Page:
Sound wave technology is advancing

in #technology5 years ago

Sound technology has been improving at a fast rate over the last few years. Two engineering students at George Mason University have developed a fire extinguisher that transmits a donut of low-frequency sound waves that, when aimed at a fire, can immediately snuff it. They had hypothesized that high-frequency waves would be useful for extinguishing fire, but actually found that it was low-frequency, bass tones of sound that worked in this way.

Researchers at Duke University have developed a plastic device that can “cloak” sound, by diverting the waves away from anything on which the device is mounted. It's a pyramid of layers of perforated plastic that alter the trajectory of sound waves as they hit the device. Instead of reflecting those waves out, it allows the waves to continue on the same linear path as if they'd never struck the object.

But a NASA sound wave device is the most intriguing. It uses sound waves to levitate objects. The waves are generated by two devices facing one another, and the interaction of a series of colliding waves causes acoustic and gravitational forces to cancel each other out. Object can then “float” in these colliding waves. One potential use for the device is mixing liquids together in a containerless environment, thus preventing contamination. Another would be in transporting delicate and fragile objects, including biological cells. The technology uses high-frequency sound waves out of the range of human hearing.

But is all this sonic technology really new? Researcher Dr. Carmen Boulter, a professor at the Universisty of Calgary, wonders if the stone building blocks of the great pyramids in Egypt might have been cut with sound waves thousands of years ago. She suggests the ancients might have possessed crystal oscillator technology, utilizing quartz crystals that vibrate at certain frequencies, on a much larger scale than we use them today, in order to achieve their precision cuts.

Boulter claims sound technology was also used in ancient healing “hospitals” in the area of Dahshur. A local there describes the House of the Spirit possessing a system of acoustic chambers that allowed doctors of the time to diagnose and heal with sound. Boulter further suggests that the pyramids had harmonic structures, fields of harmonic resonance, that were designed to replicate the harmonic cavities of the human body. Such sound healing techniques would restore the correct harmonic within the body of a person who was ill.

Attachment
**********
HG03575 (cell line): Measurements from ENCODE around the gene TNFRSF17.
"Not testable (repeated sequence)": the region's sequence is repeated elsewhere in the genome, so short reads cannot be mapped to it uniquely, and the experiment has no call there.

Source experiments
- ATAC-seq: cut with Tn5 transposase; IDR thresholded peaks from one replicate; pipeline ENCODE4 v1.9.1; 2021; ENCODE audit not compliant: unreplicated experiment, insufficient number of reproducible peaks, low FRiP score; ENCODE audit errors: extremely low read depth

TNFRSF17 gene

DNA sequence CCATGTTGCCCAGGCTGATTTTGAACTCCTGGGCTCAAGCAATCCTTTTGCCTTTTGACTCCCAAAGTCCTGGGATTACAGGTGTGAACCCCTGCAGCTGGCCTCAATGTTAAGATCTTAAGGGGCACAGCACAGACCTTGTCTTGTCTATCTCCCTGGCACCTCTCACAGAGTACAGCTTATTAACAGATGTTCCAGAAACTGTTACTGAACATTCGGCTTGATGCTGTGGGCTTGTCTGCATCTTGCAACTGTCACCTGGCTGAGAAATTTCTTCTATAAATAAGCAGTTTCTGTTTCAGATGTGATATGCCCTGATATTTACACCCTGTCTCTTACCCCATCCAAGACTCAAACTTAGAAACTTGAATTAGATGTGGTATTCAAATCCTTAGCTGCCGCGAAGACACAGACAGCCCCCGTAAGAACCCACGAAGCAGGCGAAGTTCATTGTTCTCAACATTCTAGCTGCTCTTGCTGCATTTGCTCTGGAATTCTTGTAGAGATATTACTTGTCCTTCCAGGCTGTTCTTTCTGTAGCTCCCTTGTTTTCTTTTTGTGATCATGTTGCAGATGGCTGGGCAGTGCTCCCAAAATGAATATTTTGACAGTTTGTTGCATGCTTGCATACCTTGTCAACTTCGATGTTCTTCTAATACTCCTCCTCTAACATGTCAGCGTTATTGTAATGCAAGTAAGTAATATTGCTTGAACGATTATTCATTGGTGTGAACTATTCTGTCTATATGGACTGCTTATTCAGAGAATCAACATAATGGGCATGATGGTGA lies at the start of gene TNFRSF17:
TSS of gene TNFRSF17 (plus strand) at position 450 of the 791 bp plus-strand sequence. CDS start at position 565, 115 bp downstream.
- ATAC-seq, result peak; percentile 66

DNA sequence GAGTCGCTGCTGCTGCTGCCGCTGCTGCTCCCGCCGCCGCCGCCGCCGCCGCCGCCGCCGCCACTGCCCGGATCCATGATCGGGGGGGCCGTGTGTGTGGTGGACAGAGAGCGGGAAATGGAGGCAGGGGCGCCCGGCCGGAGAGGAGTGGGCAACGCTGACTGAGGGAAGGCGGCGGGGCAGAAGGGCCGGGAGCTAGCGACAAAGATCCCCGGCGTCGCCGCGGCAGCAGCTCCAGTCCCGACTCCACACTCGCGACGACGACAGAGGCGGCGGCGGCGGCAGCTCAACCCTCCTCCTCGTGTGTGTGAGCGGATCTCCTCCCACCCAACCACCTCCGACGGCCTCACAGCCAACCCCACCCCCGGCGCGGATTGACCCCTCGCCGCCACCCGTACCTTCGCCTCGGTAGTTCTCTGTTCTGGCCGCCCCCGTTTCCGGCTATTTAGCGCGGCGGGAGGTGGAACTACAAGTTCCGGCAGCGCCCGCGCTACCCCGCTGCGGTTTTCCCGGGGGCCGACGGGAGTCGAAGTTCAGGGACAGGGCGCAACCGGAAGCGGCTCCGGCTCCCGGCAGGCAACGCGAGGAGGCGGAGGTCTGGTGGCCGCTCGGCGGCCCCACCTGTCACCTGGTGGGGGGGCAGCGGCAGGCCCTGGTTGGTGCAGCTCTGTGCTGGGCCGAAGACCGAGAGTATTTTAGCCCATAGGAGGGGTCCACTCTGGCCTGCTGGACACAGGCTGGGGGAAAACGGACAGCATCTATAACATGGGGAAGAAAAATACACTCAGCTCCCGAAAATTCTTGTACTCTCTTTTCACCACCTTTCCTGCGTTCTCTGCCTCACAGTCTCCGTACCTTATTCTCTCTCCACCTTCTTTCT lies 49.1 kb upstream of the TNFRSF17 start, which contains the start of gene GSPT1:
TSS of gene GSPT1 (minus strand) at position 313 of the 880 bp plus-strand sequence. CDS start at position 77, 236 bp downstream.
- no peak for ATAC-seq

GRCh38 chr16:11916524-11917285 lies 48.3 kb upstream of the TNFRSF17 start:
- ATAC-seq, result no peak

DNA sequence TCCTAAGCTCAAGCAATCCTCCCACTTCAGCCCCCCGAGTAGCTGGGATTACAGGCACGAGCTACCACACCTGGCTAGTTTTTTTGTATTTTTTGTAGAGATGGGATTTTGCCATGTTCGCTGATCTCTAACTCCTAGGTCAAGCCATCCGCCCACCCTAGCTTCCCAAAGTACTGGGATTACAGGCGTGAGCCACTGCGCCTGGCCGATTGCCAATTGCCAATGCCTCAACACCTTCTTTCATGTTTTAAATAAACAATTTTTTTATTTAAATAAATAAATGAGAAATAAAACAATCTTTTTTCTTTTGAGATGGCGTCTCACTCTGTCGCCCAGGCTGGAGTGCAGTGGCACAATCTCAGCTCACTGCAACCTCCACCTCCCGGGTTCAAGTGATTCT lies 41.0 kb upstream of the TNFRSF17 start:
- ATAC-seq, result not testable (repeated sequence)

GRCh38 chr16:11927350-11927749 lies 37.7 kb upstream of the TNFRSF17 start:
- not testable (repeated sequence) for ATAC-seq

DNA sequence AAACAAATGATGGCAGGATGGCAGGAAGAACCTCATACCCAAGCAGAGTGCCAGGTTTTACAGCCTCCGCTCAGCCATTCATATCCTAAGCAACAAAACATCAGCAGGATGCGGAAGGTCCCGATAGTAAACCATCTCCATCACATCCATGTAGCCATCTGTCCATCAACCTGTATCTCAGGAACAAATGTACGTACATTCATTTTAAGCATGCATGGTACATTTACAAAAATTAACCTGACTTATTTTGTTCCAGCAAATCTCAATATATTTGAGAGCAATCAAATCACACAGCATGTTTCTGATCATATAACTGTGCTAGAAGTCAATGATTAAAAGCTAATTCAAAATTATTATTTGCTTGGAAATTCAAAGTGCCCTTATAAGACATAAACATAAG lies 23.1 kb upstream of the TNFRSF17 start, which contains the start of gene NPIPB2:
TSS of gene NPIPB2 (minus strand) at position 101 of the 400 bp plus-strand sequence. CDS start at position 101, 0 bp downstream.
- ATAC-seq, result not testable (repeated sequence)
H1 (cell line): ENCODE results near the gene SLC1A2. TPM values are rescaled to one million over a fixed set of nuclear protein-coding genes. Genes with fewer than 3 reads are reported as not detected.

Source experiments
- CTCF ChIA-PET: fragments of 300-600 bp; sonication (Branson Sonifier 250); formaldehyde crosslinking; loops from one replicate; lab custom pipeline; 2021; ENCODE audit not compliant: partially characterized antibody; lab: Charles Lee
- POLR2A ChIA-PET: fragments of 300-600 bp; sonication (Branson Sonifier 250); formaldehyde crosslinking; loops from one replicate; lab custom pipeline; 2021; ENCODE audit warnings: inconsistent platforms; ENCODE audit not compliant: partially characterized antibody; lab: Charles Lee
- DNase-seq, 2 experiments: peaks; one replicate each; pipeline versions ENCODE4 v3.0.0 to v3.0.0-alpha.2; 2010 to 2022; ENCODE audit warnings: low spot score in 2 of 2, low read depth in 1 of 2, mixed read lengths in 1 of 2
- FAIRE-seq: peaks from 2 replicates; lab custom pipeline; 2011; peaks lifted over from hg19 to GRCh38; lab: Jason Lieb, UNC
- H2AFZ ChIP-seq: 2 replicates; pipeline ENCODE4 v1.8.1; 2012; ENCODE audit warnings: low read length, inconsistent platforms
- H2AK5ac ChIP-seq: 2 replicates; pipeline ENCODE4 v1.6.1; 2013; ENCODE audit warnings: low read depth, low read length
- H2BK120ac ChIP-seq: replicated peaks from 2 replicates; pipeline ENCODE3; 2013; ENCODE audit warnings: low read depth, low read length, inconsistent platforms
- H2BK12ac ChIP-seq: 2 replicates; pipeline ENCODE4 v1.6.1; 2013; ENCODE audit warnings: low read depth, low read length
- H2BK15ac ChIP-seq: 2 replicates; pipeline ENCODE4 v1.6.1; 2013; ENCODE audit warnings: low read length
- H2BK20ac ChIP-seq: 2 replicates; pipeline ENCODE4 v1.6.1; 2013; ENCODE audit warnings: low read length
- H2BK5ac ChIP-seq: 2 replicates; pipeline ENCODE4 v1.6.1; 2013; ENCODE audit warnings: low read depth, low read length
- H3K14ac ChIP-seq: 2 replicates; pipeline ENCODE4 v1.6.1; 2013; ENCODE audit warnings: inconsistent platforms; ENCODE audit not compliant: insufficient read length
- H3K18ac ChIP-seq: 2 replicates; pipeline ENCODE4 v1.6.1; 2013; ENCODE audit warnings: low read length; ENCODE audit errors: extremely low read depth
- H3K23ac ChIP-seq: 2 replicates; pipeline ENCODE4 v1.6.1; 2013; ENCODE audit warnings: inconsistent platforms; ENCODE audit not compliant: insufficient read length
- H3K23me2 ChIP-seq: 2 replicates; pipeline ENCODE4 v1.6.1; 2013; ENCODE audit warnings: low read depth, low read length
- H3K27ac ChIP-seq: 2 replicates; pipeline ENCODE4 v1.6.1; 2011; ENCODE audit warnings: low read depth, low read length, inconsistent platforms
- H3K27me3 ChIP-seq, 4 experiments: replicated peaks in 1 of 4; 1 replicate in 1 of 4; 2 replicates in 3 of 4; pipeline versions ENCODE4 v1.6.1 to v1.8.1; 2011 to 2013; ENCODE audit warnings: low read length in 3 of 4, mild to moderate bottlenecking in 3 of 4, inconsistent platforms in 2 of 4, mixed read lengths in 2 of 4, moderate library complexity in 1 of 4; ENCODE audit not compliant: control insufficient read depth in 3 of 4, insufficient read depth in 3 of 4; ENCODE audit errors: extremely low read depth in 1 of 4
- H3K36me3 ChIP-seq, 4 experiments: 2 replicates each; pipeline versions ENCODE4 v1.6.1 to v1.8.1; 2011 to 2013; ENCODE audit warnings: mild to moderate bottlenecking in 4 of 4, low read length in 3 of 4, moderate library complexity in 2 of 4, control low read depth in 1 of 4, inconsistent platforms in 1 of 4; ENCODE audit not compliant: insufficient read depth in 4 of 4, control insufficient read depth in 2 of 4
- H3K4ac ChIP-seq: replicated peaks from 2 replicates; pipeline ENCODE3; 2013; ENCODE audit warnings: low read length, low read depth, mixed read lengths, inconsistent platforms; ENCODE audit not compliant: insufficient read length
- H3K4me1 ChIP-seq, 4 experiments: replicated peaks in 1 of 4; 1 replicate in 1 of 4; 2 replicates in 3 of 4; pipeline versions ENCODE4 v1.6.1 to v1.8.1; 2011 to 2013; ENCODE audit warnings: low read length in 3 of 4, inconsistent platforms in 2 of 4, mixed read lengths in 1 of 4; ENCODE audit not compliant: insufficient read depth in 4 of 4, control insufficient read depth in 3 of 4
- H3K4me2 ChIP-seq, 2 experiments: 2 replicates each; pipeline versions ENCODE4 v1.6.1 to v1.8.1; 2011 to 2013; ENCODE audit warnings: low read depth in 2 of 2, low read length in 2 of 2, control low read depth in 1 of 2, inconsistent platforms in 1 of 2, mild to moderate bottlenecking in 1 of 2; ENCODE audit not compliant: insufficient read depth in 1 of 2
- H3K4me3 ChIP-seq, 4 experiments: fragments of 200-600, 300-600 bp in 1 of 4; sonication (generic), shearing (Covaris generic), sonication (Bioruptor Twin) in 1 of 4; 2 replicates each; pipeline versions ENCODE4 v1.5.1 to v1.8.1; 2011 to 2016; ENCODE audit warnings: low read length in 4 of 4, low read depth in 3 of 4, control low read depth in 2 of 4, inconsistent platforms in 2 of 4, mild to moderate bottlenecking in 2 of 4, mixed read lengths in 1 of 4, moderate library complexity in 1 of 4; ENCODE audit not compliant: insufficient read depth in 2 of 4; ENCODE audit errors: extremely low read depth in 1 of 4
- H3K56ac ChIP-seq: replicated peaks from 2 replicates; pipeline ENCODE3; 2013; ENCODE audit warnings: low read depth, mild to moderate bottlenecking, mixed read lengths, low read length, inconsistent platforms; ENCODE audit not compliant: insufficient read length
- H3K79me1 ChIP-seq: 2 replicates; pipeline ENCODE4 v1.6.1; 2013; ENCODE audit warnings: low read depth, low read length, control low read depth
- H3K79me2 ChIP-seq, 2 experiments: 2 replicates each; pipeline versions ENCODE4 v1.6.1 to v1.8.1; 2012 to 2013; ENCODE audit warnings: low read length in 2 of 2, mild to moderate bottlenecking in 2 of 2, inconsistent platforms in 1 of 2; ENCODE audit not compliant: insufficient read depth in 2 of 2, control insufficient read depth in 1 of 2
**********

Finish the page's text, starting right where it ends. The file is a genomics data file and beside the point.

The big question is, could sound technology help to explain how the pyramids were actually built? Did the ancients possess a knowledge and technology involving sound waves that could levitate the enormous stones used to build the pyramids? Please give me your thoughts in the comments.

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Somewhere last year, I started singing when working on proples's backs. And the way it goes seems to be changing with time. Since it started as low humming, and right now it is very close to tibetan Gyuke throat singing. And it really does work for healing. My best result was adding 4 cm lost in the curvature of the spine for a girl who was 194 cm before.
What I really want to know is how it works. Because otherwise all I can say is "magic", and that doesn't seem to cut it (at least for me). So I am greatly interested in those studies.

As for using sound to levitate stuff, I heard the accounts of buddhist monks using huge tubes to amplify sound and moce big stone blocks for construction. Wasn't sure what to think of those stories, since I've never saw it myself.

That is fascinating! Even in the bible, the story of the wall of Jericho claims that it was broken with sound. I personally believe in the power of singing (the bible is always exhorting people to sing) but like you, I want to know the mechanics behind it, even if those mechanics are based in faith. But I think faith-based things interact with the physical world. My first guess is that sound also affects change on the quantum level, but that's just a guess.

Well, the faith is a great tool. Thing is I come from a pre organised religion tradition, and a lot of information on how to do things for best results comes from the ancestors. And while there is a faith element, a lot of stuff seems to be quite direct, without much faith being involved. If the things continue going this way we'll end up in Shadowrun, lol. :->

Once I finish going around and taking pictures I'll write a post on it. It is somewhat inconvenient, because there is a big source of stuff that I could photo is right next to me, but they don't want any publicity, so I can't take pictures.

There is a possibility I'll be able to use ones that were taken in Mongolia, and even videos, because there is a treasure trove of unique stuff. And while I was unable to go, but that is perhaps for the best. I was very underequipped for Mongolian nights, which are very harsh even in the middle of summer. At least in the northern Mongolia.

Interesting post! Thanks for sharing these sound innovations.

Steem on,
Mike

Thank you. And, you're welcome!

@daoine-sidhe Would you have any links/references/sources available for the material you wrote about here. I am particularly interested in the House of the Spirit sound healing hospitals in Dahshur.
If you read my NDE post you will see why I have a particular interest in this. Cymatics has already proven that water, fire, and solids can all be manipulated, altered, and/or "moved" through the application of specific sound frequencies. I believe it is just a matter of scaling this to achieve "walls of Jericho" type spectacles.

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